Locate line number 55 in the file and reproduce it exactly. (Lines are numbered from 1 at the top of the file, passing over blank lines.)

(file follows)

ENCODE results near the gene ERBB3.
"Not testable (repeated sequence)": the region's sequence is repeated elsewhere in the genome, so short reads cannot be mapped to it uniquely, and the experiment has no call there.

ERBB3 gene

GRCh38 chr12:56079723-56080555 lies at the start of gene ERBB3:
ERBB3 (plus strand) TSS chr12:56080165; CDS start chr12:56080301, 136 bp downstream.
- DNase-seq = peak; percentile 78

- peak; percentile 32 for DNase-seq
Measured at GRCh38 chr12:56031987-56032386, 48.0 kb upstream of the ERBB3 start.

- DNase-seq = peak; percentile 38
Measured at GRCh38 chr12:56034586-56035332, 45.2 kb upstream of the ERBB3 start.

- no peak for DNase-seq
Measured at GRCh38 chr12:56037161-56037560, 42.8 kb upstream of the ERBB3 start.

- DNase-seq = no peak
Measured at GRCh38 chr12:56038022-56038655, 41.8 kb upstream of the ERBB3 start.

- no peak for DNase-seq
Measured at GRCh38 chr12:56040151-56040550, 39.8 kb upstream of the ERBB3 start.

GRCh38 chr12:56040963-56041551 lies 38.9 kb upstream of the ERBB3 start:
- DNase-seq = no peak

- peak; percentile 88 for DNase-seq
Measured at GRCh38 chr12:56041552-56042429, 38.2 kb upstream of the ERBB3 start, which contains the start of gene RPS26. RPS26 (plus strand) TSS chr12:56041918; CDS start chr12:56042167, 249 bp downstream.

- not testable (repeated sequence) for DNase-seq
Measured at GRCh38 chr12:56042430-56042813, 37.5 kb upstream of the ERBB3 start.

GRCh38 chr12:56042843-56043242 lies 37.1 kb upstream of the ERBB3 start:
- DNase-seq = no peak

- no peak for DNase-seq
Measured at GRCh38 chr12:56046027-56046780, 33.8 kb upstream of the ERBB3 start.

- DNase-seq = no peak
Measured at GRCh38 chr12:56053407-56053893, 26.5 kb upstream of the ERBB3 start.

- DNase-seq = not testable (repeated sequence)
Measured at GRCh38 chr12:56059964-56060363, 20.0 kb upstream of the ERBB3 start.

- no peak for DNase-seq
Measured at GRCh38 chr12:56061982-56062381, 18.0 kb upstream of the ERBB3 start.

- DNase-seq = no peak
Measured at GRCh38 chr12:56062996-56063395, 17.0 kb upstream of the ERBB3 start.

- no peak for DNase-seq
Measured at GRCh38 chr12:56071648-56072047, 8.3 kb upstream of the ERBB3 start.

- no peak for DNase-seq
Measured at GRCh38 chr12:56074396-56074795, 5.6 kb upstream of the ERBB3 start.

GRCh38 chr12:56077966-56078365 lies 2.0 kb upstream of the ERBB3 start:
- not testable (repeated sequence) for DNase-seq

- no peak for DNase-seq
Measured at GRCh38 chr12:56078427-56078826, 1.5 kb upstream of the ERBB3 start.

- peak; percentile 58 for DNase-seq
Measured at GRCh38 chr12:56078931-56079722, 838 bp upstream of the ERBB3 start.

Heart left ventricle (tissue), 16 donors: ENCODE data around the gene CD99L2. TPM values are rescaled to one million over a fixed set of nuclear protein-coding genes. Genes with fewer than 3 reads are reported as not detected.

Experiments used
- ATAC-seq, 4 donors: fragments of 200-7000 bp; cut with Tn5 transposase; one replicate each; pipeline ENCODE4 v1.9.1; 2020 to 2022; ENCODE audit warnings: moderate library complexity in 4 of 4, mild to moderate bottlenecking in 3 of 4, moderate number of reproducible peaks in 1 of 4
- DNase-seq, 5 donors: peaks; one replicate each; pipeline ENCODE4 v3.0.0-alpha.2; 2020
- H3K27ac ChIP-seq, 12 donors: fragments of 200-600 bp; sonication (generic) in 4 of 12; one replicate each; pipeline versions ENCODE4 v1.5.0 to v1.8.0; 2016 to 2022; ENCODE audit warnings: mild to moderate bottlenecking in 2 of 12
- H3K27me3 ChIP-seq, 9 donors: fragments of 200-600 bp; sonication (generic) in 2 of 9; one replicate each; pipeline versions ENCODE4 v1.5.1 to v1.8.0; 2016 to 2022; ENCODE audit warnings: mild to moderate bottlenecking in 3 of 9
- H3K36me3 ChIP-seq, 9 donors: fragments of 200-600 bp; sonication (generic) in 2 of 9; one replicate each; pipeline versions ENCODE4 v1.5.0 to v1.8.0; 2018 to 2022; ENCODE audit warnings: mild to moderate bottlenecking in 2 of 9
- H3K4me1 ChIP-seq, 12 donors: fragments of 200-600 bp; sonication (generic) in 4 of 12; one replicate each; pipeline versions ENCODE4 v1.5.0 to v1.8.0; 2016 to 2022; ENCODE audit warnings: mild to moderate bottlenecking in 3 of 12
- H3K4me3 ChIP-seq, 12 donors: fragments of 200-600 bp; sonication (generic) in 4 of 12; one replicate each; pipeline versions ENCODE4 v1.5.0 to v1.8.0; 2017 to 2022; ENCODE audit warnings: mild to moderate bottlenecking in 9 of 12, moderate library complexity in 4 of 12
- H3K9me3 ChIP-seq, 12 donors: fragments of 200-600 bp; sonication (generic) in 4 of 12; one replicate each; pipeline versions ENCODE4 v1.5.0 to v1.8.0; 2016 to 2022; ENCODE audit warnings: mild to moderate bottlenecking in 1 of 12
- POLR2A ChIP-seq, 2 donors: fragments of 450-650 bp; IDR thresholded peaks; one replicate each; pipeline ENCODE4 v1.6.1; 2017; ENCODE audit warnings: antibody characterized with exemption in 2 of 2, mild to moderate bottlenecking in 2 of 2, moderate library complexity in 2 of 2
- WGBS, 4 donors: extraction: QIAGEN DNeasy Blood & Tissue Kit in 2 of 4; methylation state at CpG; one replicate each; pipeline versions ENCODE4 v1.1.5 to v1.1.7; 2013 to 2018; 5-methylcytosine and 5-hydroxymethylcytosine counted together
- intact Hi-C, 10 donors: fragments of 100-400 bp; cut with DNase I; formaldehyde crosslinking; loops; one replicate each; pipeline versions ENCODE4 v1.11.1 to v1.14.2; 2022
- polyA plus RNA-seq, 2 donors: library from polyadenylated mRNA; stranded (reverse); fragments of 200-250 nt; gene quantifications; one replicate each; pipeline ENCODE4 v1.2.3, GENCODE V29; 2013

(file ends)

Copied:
- POLR2A ChIP-seq, 2 donors: fragments of 450-650 bp; IDR thresholded peaks; one replicate each; pipeline ENCODE4 v1.6.1; 2017; ENCODE audit warnings: antibody characterized with exemption in 2 of 2, mild to moderate bottlenecking in 2 of 2, moderate library complexity in 2 of 2